Teasing your prospects


Some time ago, I came across an information booth for the Clear registered traveler program. In case you’re not familiar with this service, you basically pay a fee to have a background check run on you, after which they issue you a special card that gets you through airport security faster. Anyways, I spoke to a fairly helpful sales rep who said they would be bringing the Clear program to Chicago in the future. So, I gave them my email address and asked that they contact me once they were getting closer to launching in Chicago.

Well, about a year has passed since I signed up. Have I heard anything from Clear about their Chicago launch dates? Nope. But they have been kind enough to send me updates on their new cities and other benefits about two or three times a month. I’m fine with them keeping in touch, but I find the whole approach a bit misguided. After all, I can’t use their service in my home airports no matter how much I would like to. Until they add Chicago to their program, Clear is of limited value to me. Yet they continue to send emails touting the benefits of a product I can’t have.

When I think about it, the use of email marketing (or any other form of promotion) to push a product that the recipient can’t buy just ends up being a tease. In fact, customers are likely to perceive it as obnoxious, since you’re just rubbing the lack of availability in their face. It’s sort of like sending out weekly emails to people all across Europe reminding them how great your new US-only product is.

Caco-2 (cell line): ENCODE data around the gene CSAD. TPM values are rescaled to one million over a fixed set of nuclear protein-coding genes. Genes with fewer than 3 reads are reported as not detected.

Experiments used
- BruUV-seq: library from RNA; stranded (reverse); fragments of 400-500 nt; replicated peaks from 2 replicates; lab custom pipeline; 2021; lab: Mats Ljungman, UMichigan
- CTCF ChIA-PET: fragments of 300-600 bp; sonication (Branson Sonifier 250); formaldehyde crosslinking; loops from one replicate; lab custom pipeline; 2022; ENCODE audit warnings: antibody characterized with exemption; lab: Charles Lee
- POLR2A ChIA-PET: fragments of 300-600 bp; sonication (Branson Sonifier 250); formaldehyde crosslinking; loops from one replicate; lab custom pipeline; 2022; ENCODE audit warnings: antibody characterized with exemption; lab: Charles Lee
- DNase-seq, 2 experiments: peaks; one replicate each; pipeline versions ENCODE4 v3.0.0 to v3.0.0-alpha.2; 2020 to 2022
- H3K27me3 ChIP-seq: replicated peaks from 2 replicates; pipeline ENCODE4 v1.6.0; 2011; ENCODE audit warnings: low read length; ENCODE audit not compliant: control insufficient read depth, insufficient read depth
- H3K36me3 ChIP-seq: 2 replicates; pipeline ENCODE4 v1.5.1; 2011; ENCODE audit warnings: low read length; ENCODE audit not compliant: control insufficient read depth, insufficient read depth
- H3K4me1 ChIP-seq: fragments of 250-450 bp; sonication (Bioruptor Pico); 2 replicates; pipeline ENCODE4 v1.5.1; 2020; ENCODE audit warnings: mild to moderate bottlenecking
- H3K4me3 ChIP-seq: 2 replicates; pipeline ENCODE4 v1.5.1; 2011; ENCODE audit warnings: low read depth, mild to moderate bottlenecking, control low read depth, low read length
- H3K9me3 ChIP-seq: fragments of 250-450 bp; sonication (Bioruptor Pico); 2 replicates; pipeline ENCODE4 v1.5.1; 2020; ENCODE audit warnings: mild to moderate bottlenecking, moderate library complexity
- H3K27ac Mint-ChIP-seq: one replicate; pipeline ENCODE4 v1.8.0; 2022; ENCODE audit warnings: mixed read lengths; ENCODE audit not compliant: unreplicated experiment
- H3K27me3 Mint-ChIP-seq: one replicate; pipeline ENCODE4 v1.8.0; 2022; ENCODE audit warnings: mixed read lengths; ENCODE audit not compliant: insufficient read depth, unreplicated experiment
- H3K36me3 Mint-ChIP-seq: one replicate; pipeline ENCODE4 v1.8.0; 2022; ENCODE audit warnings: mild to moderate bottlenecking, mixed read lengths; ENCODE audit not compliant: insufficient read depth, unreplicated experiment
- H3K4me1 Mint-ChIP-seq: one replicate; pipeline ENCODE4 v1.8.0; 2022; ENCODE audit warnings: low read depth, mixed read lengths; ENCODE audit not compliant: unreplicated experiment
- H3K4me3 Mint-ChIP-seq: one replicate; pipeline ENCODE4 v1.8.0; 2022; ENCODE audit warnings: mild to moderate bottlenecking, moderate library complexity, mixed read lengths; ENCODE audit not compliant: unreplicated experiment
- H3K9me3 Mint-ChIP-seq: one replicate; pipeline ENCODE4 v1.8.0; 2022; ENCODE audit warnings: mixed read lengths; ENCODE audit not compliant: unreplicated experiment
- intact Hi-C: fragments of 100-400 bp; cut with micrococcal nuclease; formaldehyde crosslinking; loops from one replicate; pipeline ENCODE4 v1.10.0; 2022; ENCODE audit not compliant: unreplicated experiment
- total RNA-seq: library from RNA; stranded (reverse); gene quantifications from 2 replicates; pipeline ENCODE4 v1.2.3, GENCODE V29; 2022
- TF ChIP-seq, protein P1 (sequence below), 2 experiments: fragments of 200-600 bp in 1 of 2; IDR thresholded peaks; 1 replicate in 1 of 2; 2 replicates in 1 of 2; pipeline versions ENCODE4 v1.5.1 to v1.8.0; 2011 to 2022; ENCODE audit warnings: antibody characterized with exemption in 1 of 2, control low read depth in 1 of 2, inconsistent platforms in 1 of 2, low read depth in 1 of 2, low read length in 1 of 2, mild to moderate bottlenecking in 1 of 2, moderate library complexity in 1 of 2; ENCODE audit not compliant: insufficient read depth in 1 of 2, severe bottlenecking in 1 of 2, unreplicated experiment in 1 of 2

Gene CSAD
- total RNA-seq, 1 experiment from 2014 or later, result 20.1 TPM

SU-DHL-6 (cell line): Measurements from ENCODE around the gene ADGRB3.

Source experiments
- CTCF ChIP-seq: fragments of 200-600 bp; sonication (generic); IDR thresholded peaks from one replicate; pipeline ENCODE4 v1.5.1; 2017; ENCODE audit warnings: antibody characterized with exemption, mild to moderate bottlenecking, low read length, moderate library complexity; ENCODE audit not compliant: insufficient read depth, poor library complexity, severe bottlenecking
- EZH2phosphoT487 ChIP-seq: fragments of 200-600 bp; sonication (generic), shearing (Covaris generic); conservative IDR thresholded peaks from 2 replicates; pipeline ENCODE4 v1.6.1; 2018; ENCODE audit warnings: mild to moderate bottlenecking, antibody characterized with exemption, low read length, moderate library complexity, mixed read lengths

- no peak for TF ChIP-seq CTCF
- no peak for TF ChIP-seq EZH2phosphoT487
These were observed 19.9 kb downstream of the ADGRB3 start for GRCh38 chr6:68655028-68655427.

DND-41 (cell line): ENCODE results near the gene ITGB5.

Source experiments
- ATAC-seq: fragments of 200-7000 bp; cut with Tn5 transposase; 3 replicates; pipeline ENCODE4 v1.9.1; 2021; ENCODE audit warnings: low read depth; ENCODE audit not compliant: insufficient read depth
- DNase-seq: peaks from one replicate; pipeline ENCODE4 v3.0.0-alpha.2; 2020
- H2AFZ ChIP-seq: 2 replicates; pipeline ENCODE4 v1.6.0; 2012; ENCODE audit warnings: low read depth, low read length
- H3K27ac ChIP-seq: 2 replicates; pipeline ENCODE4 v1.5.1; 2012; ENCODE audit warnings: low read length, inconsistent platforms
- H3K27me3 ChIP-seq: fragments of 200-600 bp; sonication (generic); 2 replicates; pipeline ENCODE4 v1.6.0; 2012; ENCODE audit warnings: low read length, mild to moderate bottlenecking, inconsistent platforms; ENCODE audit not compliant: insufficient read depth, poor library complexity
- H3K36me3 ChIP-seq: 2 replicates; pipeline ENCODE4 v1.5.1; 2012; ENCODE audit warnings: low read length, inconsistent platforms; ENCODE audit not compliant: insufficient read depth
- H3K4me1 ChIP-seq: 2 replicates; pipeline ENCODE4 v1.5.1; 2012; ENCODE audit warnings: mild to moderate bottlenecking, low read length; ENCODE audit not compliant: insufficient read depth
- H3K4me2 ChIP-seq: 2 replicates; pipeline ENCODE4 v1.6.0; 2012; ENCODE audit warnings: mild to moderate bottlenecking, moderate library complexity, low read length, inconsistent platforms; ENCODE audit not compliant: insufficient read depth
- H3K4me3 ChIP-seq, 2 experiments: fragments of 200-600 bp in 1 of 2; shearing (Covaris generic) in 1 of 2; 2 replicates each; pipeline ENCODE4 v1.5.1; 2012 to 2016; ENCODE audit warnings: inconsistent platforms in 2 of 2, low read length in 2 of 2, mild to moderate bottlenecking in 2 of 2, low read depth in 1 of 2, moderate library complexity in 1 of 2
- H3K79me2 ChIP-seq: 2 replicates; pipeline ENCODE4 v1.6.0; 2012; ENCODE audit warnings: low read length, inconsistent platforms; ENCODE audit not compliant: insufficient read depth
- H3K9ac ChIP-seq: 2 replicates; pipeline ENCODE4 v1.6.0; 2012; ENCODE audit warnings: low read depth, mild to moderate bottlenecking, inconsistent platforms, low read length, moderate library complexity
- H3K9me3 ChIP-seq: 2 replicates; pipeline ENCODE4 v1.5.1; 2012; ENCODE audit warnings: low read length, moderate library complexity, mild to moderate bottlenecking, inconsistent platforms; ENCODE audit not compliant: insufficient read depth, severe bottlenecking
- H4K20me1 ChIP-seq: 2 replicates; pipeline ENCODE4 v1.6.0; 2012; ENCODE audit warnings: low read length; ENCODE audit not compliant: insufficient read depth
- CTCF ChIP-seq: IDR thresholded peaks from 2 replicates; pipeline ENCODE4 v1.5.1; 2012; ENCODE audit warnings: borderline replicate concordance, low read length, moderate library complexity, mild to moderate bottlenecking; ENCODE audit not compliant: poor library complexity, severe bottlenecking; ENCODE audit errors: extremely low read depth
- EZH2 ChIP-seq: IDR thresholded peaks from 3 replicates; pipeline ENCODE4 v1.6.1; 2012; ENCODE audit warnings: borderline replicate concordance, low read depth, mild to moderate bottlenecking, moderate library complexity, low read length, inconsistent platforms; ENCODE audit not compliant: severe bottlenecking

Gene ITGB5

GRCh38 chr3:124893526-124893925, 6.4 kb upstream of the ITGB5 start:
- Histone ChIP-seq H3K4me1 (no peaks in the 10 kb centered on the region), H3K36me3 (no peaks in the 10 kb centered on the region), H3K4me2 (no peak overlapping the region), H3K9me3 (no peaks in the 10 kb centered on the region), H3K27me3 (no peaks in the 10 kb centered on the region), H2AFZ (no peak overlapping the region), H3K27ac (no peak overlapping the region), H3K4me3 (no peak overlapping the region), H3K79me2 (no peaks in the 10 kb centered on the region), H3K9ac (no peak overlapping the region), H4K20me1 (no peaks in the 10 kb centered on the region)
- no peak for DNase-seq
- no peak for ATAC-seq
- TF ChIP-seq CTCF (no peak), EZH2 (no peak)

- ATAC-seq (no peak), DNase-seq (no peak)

With all of this in mind, it makes sense to think about whether the people receiving your marketing messages can take action should they wish to. If there’s something beyond their control and yours standing in the way, one approach is to tone down the intensity and frequency of your emails about that forbidden product. Even better, provide an option for recipients to opt-out of the general email blasts, while still being notified when the product is available in their market. This gives your marketing campaigns a better focus, without needlessly teasing people who are waiting patiently for your product to come to their market.